Funder Guidance

5 Tips for State Funders: Partnering with Government for Strategic Use of Federal Relief Funds for Early Childhood

State and local foundations can play an active role in supporting transformational implementation of new federal relief funds. Following on previous relief bills in 2020, the new American Rescue Plan Act (ARPA includes an additional $49 billion for the Child Care and Development Block Grant (CCDBG) and a new grant-based Stabilization program. The responsibility for implementation falls to state leaders. Yet, these same leaders may be exhausted from a year of responding to the pandemic crisis and operating at low staff capacity. They need support from executive leadership and the state legislature for transformative reforms. Private foundations can help alleviate these barriers and partner for transformational change. Here are top ideas from experienced state funders.


1) Offer Ongoing Thought Partnership:

State leaders are hearing demands from multiple constituencies. As a neutral partner focused on the best for children and families, foundation leaders can reach out and ask what the state officials need and how they can help. Building a close relationship with the decision-makers and staff internally is potentially a more useful position than being another constituency that is demanding action. This may mean refraining from public criticism of state government in order to have a trusting connection with internal leadership. This can make it more likely that a foundation partner has an “inside track on new program design,” said one state foundation leader who helped a state develop a family child care network strategy. Foundations can help state leaders analyze implications of state data and identify what more is needed. They can link states to national experts and identify effective community partners.

2) Act as a Convener:

State offices are likely too stretched to have the research and administrative capacity to conduct outreach, research national and local expertise, and organize learning opportunities with speakers from outside the state that could shape thinking. Foundations can offer to underwrite and organize events, hearings, and meetings that support the learning and planning process. Foundations may be able to attract a wider audience at and can pay for amenities like event space and catering. One state foundation convenes regular meetings among local early childhood councils in the state to gather input to share with state leaders.


3) Center the Voices of Families and Communities:

The past year has brought collective realization that governments have not listened enough to the communities they serve. State leaders may welcome support from external partners to thoughtfully engage with communities representing the racial, ethnic and linguistic diversity in their state. Foundations can make linkages to their BIPOC (Black, Indigenous, and People of Color) led grantees and grassroots organizations, offer to host forums, and share ideas about ongoing strategies to listen and respond to families, early educators, and other practitioners. State foundations can underwrite parent surveys and analysis, organize and host Parent Cafes, support leadership development for parents, and support translation services for non-English speakers. They can offer stipends to people with lived experience for taking the time to share their stories, and remove barriers to participation like transportation costs. Private funding can also support candidate forums to highlight early childhood when possible, and provide factsheets on the state early childhood system to candidates.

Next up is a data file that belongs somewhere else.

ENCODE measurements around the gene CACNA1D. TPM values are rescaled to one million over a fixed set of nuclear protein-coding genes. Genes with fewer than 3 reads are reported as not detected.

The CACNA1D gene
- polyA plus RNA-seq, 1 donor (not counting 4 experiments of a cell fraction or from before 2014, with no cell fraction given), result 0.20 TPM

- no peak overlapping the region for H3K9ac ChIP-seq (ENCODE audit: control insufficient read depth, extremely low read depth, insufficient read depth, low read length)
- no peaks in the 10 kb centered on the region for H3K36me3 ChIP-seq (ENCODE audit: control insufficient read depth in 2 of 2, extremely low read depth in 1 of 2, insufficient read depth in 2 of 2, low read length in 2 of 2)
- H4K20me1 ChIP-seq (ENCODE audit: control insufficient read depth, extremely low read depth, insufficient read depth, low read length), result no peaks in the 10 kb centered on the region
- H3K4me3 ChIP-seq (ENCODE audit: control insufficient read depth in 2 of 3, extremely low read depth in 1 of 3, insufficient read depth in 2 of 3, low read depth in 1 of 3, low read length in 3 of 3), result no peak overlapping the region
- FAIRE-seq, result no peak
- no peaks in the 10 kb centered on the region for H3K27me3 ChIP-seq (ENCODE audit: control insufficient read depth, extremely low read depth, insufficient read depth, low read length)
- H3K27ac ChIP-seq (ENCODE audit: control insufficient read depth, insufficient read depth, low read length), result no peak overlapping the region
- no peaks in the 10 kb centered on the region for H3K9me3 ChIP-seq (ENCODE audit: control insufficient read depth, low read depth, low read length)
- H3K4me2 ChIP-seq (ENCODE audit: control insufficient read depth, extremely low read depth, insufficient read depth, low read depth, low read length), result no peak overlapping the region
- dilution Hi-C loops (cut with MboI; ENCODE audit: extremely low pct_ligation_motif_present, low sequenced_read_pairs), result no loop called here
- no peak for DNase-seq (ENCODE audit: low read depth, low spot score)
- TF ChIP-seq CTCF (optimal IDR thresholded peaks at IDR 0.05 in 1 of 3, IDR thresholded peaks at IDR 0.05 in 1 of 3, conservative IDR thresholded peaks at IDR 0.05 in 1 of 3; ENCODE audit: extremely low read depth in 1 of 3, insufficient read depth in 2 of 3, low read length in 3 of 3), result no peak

4) Expand State Staffing Capacity and Access to Experts, Consultants, and Researchers:

The opportunity at hand calls for strategic planning, research on innovation and models to address long standing inequities in provider payment and compensation for early educators, and systematic elimination of barriers to change. Without staff to spare or lengthy bureaucratic processes needed to hire staff,, some states may appreciate outside support to enhance capacity quickly. Foundation leaders have paid for consultants with specific expertise – such as the ability to analyze the streams of federal relief dollars coming into the state and how they compare to estimated needs – as well as skilled facilitation and project managers. Some have funded “policy fellow” programs to place a full-time staff person in a state agency, thereby bypassing some of the bureaucracy involved in hiring state workers.


5) Use Your Social Capital:

Foundations have more access to high-level executive and legislative branch leaders. Now is the time to work your own connections to create a political environment that is supportive of reform and equity. For example, one foundation leader worked with a member of the state legislature to write a resolution requiring the creation of a target wage scale for early educators in the state.

Where to get started?

Early childhood funders seeking thought partners to get started can reach out to  Shannon Rudisill,  ECFC Executive Director.

For full printer friendly versions of these tips for state funders, and additional ECFC thinking on strategies for funders, download: